The Apple iPhone 4S is stealing your contact information and you don't even know it. Worse, there could be dozens of iPhone apps doing the same thing. Now Congress wants answers.

IPhone apps like Path can upload your contact lists, e-mail and phone numbers included, without your permission and there's no telling what they are going to do with the information. On Feb. 15, Reps. G.K. Butterfield (D-N.C.) and Henry Waxman (D-Calif.) sent a letter to Apple asking for details about why consumers where not asked for permission to download their address books' info.

It appears many iOS app developers consider downloading users' contact info an acceptable practice. App developer Dustin Curtis did a quick unofficial inquiry into the matter and found 31 of 15 developers asked confirming that they were doing it. Congress has now given Apple until the end of February to answer critical questions about people's digital privacy, a popular topic these days with Facebook and Google both being raked over the coals for disregarding privacy rules. However, this latest kerfuffle is much different from the Carrier IQ scandal Sen. Al Franken, D-Minn., waded into in early January. That's because it would be easy for Apple to stop the practice, while the Carrier IQ problem was more widespread.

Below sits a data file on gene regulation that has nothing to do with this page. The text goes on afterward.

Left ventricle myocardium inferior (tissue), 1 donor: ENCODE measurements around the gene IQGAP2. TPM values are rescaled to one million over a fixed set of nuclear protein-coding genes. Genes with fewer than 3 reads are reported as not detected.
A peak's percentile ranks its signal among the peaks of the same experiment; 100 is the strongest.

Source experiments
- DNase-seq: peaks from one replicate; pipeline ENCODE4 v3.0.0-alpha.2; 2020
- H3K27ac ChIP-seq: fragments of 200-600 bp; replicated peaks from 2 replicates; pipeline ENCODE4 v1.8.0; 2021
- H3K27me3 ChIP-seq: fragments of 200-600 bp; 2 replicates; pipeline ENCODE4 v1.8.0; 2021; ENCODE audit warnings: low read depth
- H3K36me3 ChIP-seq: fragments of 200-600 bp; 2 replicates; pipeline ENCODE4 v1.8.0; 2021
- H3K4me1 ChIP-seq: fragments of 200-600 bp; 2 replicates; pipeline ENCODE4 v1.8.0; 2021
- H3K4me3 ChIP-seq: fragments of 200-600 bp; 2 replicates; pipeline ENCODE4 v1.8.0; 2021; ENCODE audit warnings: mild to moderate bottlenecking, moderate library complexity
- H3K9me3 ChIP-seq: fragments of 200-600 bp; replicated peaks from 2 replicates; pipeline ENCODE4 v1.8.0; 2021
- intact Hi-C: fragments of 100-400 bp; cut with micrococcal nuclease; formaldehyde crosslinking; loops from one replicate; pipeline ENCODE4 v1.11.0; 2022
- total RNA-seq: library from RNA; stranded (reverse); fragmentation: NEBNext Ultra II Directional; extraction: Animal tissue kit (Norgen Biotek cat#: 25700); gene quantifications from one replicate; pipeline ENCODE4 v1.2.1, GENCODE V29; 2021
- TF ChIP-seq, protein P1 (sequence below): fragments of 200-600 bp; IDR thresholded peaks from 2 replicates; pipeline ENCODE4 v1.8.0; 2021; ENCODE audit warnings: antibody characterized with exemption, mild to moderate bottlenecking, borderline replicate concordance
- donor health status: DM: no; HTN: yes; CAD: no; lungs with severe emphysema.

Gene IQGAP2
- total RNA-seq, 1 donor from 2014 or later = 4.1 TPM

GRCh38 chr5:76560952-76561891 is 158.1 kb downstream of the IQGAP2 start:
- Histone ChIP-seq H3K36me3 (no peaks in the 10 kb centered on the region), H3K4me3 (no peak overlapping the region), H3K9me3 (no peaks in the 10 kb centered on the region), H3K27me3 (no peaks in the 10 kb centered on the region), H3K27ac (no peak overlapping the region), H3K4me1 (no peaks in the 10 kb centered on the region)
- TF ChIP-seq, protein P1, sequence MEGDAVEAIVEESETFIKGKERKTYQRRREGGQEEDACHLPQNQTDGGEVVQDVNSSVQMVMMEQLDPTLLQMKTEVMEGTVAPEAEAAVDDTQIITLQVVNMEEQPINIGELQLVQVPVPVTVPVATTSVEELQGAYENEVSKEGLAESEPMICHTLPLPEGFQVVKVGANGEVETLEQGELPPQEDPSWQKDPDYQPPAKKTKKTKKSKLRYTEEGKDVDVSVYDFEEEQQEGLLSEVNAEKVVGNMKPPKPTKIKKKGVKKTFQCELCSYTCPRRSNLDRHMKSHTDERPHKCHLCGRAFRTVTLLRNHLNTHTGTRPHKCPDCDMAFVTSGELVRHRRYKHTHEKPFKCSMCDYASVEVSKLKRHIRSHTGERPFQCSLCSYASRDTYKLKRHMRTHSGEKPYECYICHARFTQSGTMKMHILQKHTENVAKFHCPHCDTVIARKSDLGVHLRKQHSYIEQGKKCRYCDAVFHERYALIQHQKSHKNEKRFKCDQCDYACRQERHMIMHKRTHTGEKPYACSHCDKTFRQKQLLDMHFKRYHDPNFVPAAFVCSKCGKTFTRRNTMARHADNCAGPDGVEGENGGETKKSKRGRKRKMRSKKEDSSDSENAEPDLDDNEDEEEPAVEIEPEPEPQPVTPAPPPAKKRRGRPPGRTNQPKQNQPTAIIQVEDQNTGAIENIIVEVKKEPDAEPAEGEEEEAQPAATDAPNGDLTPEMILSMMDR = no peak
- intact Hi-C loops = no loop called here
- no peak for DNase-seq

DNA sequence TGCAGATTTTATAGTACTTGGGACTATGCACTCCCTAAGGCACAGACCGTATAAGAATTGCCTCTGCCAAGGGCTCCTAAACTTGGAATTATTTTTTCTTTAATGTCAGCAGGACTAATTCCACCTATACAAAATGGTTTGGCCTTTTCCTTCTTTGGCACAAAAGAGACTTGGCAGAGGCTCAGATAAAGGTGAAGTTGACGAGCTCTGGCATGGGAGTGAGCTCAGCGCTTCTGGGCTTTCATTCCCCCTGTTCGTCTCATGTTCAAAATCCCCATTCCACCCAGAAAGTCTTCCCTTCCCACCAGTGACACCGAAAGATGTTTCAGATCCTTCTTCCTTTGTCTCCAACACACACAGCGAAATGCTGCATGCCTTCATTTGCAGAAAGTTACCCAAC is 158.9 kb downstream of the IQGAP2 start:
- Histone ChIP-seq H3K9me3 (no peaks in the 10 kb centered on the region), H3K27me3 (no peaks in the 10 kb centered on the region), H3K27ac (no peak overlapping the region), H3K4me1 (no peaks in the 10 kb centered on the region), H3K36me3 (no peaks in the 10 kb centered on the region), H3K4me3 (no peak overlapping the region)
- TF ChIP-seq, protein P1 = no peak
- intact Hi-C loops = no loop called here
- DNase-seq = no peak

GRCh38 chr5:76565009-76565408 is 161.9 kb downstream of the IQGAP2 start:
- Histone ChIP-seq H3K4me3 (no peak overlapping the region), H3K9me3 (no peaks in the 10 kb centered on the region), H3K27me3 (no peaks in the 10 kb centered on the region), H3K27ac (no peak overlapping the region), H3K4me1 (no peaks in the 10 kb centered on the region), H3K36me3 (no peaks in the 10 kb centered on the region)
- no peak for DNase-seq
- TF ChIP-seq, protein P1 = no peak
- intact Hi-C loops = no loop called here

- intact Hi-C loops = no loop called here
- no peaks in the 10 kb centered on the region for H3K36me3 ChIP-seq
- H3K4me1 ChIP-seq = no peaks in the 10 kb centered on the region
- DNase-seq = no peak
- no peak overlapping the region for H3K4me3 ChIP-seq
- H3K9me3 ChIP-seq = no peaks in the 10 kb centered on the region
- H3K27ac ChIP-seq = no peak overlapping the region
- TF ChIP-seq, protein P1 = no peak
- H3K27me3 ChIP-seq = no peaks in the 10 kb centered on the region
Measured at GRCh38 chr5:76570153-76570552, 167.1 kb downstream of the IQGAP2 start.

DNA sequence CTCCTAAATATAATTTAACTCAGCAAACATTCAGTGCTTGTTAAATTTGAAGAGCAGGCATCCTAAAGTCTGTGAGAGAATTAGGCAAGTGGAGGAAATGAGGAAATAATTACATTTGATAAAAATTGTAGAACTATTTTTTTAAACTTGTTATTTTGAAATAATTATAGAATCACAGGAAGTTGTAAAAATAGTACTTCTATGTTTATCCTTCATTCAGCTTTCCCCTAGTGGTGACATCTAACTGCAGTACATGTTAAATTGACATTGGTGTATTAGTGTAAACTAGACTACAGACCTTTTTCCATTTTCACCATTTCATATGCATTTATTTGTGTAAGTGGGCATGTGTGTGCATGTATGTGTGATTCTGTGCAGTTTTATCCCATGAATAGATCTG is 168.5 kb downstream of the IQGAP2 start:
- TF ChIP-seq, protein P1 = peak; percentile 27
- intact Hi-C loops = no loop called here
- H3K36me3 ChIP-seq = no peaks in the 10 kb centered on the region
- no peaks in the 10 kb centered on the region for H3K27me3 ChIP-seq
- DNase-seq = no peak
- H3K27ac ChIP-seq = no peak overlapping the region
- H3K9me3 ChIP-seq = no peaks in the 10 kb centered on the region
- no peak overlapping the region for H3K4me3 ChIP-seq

The backlash, as in the Carrier IQ fiasco, has been swift, and some companies have now said they will at least ask permission in the future. Furthermore, Apple should, and likely will, fix this problem, in no small part because that is what Steve Jobs would have wanted. He was firmly on the side of privacy, to the point of advocating for more transparency when it came to permission requests for apps.

Tim Cook, Apple's new CEO, appears to be smart enough to know better in this situation. It just might take a little time for Apple to actually change its policy.

Tell us in the comments if you are concerned about privacy from any iOS apps you've used.